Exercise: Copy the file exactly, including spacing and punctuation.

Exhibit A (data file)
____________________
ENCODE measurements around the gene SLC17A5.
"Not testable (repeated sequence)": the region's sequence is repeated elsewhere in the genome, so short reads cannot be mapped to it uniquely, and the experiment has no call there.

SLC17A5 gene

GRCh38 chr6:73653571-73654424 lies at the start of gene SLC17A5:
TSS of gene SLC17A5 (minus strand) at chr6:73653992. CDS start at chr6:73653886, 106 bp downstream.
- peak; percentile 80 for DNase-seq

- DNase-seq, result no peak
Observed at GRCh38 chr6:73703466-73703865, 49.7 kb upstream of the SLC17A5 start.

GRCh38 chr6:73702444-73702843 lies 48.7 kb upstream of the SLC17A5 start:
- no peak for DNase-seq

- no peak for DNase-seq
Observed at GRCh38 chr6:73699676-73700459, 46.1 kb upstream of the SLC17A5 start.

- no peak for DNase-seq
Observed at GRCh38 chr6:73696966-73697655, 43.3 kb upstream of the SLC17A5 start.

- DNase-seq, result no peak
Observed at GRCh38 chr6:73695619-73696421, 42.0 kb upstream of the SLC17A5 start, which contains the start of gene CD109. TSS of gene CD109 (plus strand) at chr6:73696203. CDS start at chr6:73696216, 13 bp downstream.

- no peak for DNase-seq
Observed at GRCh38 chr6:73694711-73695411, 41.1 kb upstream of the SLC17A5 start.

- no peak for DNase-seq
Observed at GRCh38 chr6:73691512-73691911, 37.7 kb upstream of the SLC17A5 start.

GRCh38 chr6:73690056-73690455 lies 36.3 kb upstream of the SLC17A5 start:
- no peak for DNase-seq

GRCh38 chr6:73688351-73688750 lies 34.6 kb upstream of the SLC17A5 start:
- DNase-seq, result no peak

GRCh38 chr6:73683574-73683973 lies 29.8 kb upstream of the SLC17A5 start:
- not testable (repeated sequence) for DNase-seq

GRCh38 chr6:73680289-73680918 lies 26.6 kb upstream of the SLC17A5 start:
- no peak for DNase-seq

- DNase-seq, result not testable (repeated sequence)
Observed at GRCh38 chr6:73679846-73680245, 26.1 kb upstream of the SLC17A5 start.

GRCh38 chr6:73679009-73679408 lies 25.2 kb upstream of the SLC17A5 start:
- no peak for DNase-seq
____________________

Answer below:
ENCODE measurements around the gene SLC17A5.
"Not testable (repeated sequence)": the region's sequence is repeated elsewhere in the genome, so short reads cannot be mapped to it uniquely, and the experiment has no call there.

SLC17A5 gene

GRCh38 chr6:73653571-73654424 lies at the start of gene SLC17A5:
TSS of gene SLC17A5 (minus strand) at chr6:73653992. CDS start at chr6:73653886, 106 bp downstream.
- peak; percentile 80 for DNase-seq

- DNase-seq, result no peak
Observed at GRCh38 chr6:73703466-73703865, 49.7 kb upstream of the SLC17A5 start.

GRCh38 chr6:73702444-73702843 lies 48.7 kb upstream of the SLC17A5 start:
- no peak for DNase-seq

- no peak for DNase-seq
Observed at GRCh38 chr6:73699676-73700459, 46.1 kb upstream of the SLC17A5 start.

- no peak for DNase-seq
Observed at GRCh38 chr6:73696966-73697655, 43.3 kb upstream of the SLC17A5 start.

- DNase-seq, result no peak
Observed at GRCh38 chr6:73695619-73696421, 42.0 kb upstream of the SLC17A5 start, which contains the start of gene CD109. TSS of gene CD109 (plus strand) at chr6:73696203. CDS start at chr6:73696216, 13 bp downstream.

- no peak for DNase-seq
Observed at GRCh38 chr6:73694711-73695411, 41.1 kb upstream of the SLC17A5 start.

- no peak for DNase-seq
Observed at GRCh38 chr6:73691512-73691911, 37.7 kb upstream of the SLC17A5 start.

GRCh38 chr6:73690056-73690455 lies 36.3 kb upstream of the SLC17A5 start:
- no peak for DNase-seq

GRCh38 chr6:73688351-73688750 lies 34.6 kb upstream of the SLC17A5 start:
- DNase-seq, result no peak

GRCh38 chr6:73683574-73683973 lies 29.8 kb upstream of the SLC17A5 start:
- not testable (repeated sequence) for DNase-seq

GRCh38 chr6:73680289-73680918 lies 26.6 kb upstream of the SLC17A5 start:
- no peak for DNase-seq

- DNase-seq, result not testable (repeated sequence)
Observed at GRCh38 chr6:73679846-73680245, 26.1 kb upstream of the SLC17A5 start.

GRCh38 chr6:73679009-73679408 lies 25.2 kb upstream of the SLC17A5 start:
- no peak for DNase-seq